Your scenario involves a very special kind of EM field: one which looks purely electric in *some* frame of reference. It's that fact which allows you to interpret the magnetic field that appears in other frames as a "relativistic effect".

But there are other kinds of EM fields in which there is both an electric *and* a magnetic component in *every* frame. Your interpretation does not cover that kind of field at all. So your interpretation does not generalize even to all EM fields; and therefore one would not expect it to generalize to other types of fields either.

PeterDonis
Mentor

We find that two electrons with the same velocity will only experience electric force in their own frame, yes, but only because these electrons must have timeike four-velocity.

No, that alone is not enough. See the phrase I bolded; the key fact is that the two electrons have *the same* velocity. If they had different velocities, i.e., if they were in relative motion, the force between them would not be purely electric in *any* frame.

atyy

Isn't this a consequence of defining a force via the 4-force? http://en.wikipedia.org/wiki/4-force

The classical Yang-Mills fields and the linearized gravitational field can be split into "electric" and "magnetic" components
http://www.ulb.ac.be/sciences/ptm/pmif/Rencontres/ModaveI/Laurent2.pdf (Eq 21,22)
http://en.wikipedia.org/wiki/Gravitoelectromagnetism

I don't know about nonlinear gravity though. There is an interesting comment in http://mathpages.com/rr/s5-06/5-06.htm, which starts off with an important caveat "On a purely local (infinitesimal) basis, the phenomena of gravity and acceleration were, in Einstein's view, quite analogous to the electric and magnetic fields in the context of special relativity, i.e., they are two ways of looking at (or interpreting) the same thing, in terms of different coordinate systems."

BTW, is this similar to Muphrid's point of view?

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No, that alone is not enough. See the phrase I bolded; the key fact is that the two electrons have *the same* velocity. If they had different velocities, i.e., if they were in relative motion, the force between them would not be purely electric in *any* frame.

My point was to contrast electrons versus, say, charged tachyons that could experience a purely magnetic force even between two comoving particles.

For ANY particle that moves in any sort of differentiable field capable of producing a noncontact force, F=∇U, will show similarly apparent modulations of the force between the two particles, simply due to the Lorentz-Fitzgerald transformation.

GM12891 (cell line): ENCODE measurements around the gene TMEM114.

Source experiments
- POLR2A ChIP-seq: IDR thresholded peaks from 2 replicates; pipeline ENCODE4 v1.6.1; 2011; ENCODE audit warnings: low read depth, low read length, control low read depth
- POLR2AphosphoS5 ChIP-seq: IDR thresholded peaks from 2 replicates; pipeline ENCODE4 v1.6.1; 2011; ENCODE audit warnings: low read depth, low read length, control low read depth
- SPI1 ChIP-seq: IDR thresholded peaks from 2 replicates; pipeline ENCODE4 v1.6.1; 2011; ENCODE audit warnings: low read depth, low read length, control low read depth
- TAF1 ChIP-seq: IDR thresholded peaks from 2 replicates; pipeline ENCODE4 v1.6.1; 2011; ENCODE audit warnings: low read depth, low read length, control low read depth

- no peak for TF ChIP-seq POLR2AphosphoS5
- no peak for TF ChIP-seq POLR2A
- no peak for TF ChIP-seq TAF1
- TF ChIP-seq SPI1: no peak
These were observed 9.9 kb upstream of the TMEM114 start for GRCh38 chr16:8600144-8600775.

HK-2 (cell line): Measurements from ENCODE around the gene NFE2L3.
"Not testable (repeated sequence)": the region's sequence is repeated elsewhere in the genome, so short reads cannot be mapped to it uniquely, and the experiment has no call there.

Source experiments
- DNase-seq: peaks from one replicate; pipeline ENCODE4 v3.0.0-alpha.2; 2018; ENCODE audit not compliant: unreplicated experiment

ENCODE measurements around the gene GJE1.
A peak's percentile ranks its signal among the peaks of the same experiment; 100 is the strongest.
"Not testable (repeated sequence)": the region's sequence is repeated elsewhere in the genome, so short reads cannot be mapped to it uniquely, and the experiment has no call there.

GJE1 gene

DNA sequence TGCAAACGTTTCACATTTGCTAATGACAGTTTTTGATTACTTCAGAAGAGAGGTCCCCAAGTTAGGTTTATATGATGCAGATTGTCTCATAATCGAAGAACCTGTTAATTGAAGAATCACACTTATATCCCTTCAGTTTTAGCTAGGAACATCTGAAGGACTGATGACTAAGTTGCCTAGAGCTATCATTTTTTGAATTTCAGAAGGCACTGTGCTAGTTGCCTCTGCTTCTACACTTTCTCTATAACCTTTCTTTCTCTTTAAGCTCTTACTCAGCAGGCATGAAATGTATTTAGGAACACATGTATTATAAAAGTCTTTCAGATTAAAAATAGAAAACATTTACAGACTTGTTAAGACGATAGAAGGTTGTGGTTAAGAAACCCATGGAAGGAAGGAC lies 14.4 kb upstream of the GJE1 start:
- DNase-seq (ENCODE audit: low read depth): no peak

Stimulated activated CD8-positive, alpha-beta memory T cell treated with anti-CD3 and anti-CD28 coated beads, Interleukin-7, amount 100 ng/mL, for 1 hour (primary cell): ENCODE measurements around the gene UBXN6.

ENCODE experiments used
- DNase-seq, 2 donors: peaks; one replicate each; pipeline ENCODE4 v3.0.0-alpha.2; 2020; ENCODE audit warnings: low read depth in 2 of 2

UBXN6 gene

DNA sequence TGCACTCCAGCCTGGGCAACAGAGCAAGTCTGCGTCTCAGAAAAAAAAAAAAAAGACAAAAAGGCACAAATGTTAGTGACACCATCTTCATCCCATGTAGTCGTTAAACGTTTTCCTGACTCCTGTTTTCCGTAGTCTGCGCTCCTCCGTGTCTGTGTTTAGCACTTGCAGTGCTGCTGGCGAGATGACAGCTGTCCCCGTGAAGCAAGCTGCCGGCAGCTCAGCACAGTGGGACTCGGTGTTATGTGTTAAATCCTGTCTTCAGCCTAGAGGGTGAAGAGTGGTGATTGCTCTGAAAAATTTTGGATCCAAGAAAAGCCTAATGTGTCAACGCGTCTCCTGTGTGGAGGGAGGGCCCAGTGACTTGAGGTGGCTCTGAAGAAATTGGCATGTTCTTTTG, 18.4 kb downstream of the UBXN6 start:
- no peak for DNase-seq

Indeed, but this isn't a new insight (and it isn't just a postulate). Any relativistic "force", which necessarily propagates at a finite speed, must entail velocity-dependent terms to avoid inconsistencies with aberration. This was understood and written about by Lorentz in 1904 and more explicitly by Poincare in 1905, who pointed out that it must also apply to the "force" of gravity and any other force, if the principle of relativity is to be upheld. This was needed to account for the absence of torque in the Trouton-Noble experiment (for example), and the same argument applies to any force, as Poincare noted. This explains why Laplace's calculation that gravity must propagate millions of times faster than light is not correct. A deeper understanding of the mechanism for the general velocity dependent terms in any force that satisfies relativity was given by von Laue in 1911 in terms of the energy and momentum flows associated with stresses when viewed from different frames. This is the explanation for the famous "Right Angle Lever paradox".

The key fact is that the two electrons have *the same* velocity. If they had different velocities, i.e., if they were in relative motion, the force between them would not be purely electric in *any* frame.

Hmmm... The Lorentz equation for the electromagnetic force on a charge q is q(E + v x B), so in a frame where v is zero the force on the change is entirely due to E. Conversely, at any point in an electromagnetic field we can apply a boost that transforms the magnetic components to zero at that point. (Of course, this single boost won't in general transform B to zero at ALL points, but I don't think that is what people are saying.) There are no magnetic monopoles (as far as we know), so all magnetic fields arise from current flows, i.e., the motions of electric charge. Even the magnetic dipoles of spinning electrons (quantum spin) are evidently Ampereian rather than Coulombian, as can be inferred from the energy of "flipping" them.

Thank you all for the fine replies here.

My purpose in posting this assertion is not to pretend to reveal something profound. It is rather to offer a concept in extremely simple terms. Peter gets at the very gist of the thing in the comment "Your scenario involves a very special kind of EM field: one which looks purely electric in *some* frame of reference." Indeed. It is a rare bird of a thought experiment, and designed to be so. It is unrealistically simple. It is almost uselessly simple. It is so simple, I can even understand it.